Let’s consider the average U.S. commute of 32 miles roundtrip each day. In this case, a 300 mile range battery will yield a very low CROI. The reason is that the vehicle carries excessive battery capacity and excessive weight that is rarely needed or used. The bulk of the energy stored in the battery cell (and the battery cell’s weight) will be carried around most of the time for no purpose, consuming extra energy for its transport, and wasting the opportunity to use that energy for more benefit to the environment. In TPS terms, we consider this to be a waste of transport and inventory. Put another way, that same battery capacity could be spread over a handful of plug-in hybrid vehicles (PHEVs), each of which would utilize most, if not all, of the battery capacity while rarely using its internal combustion engine (ICE). In this case, the overall CROI is higher for the same number of battery cells.

As another example: If a battery cell in a battery electric vehicle (BEV) is recharged by a high-carbon intensity powerplant, the CROI of that cell will be small compared to one recharged by a renewable energy powerplant. So in this case, consider a situation of two cars – one ICE-type and one BEV, and two geographic locations – one with renewable power and the other with high-carbon intensity power. More net CROI will be derived by operating the BEV in the area with renewable power and the ICE in the geography with non-renewable power than the other way around.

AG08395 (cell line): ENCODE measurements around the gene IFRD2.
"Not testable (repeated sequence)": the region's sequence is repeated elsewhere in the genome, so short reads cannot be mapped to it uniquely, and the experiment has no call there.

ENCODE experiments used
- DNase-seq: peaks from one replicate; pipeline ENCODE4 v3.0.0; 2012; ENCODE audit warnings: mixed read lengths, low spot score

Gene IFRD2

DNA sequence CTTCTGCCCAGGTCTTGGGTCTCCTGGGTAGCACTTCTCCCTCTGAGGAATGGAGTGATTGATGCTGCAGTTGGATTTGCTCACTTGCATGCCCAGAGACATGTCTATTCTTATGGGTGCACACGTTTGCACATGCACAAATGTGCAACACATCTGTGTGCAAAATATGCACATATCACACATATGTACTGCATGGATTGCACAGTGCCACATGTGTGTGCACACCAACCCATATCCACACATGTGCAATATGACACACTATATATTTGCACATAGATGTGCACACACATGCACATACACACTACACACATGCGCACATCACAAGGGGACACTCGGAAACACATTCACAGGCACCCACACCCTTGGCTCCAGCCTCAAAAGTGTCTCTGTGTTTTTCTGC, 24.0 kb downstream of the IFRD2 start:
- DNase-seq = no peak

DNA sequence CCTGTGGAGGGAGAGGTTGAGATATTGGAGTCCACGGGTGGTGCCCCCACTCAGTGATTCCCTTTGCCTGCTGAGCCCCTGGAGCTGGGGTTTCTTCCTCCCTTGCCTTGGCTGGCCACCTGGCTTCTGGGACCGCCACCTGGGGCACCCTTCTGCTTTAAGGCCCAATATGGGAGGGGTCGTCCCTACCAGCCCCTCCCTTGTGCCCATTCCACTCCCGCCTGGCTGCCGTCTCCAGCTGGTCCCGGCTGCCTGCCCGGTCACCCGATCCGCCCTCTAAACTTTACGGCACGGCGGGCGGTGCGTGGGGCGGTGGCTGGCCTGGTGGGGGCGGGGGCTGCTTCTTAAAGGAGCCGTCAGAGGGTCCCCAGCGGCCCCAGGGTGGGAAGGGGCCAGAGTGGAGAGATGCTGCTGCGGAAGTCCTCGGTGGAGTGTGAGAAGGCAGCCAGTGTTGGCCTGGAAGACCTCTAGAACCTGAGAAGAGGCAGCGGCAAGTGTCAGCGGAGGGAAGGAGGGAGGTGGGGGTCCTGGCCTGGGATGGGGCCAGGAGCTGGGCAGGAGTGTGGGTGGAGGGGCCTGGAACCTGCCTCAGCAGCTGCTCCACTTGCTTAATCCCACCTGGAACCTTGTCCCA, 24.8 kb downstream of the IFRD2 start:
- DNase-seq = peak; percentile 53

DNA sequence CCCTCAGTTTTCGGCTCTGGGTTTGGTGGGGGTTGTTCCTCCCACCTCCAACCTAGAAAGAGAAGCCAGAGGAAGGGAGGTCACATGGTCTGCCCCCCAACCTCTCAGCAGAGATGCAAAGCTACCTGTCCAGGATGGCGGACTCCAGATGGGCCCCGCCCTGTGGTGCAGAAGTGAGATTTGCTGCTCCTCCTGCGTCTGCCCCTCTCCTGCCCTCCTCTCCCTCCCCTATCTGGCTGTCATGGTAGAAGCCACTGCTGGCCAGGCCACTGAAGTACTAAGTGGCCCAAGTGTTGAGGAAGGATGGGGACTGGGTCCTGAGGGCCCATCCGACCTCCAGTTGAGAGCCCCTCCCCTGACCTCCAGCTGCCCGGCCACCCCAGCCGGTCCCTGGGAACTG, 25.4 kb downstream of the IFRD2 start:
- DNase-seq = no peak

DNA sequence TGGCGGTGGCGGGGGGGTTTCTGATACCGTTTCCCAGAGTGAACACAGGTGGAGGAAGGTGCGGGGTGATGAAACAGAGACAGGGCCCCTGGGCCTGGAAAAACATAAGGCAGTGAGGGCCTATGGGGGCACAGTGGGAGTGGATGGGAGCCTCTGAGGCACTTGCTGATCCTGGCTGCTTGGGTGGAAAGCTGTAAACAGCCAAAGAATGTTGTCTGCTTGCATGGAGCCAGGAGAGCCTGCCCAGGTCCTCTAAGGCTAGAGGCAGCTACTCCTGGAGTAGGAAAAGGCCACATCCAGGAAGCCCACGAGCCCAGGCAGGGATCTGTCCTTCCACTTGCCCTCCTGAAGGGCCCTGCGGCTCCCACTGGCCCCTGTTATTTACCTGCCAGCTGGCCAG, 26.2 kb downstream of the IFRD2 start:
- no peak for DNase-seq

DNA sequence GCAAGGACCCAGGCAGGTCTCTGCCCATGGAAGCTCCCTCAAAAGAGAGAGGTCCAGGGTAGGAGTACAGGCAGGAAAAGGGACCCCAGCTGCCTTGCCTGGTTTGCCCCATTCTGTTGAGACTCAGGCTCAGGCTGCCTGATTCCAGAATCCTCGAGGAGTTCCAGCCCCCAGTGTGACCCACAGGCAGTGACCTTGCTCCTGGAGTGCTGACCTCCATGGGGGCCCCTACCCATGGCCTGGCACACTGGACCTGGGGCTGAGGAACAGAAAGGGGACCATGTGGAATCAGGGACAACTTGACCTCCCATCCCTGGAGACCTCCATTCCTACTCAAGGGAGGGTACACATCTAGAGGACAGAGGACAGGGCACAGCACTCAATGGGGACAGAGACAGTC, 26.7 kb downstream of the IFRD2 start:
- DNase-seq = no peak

Finally, if a battery cell ends up in a long-range BEV whose price puts it beyond the budget of a consumer, or in a street parked vehicle that must use high-rate chargers that lower the battery cell’s life, the CROI will again be smaller than what is possible, versus placing the battery cell into, for example, a PHEV.

BEVs are an important part of the future of electrification. But we can achieve greater carbon reductions by meeting customer needs and circumstances with a diversity of solutions. Wasted CROI harms the environment because there is a limited supply of battery cells, and the cost of production to the planet and to the producer is not zero. Given this fact, how and where battery cells are actually used and charged are critically important.

In summary, given limited battery cell production and significant environmental and financial costs, the way to maximize CROI is to target battery cells into diverse vehicle types – hybrid vehicles, plug-in hybrid vehicles, battery electric vehicles, and fuel cell vehicles that match customer needs and circumstances, and maximize the CROI for every battery cell. This strategy is similar to running a factory efficiently in the Toyota Production System, where efficiency is maximized by eliminating waste at each stage of production and maximizing the benefit derived from every resource and cost. And it forms the basis for Toyota’s belief in this result.

Here’s the thing about plug-in hybrid electric vehicles (PHEVs): You get the benefits of a battery electric vehicle for driving a certain number of zero-emission miles, with the versatility of a gas-electric hybrid without range limitations. There’s no secret to it, and it’s that simple. But PHEV ownership does take some thought, and some effort.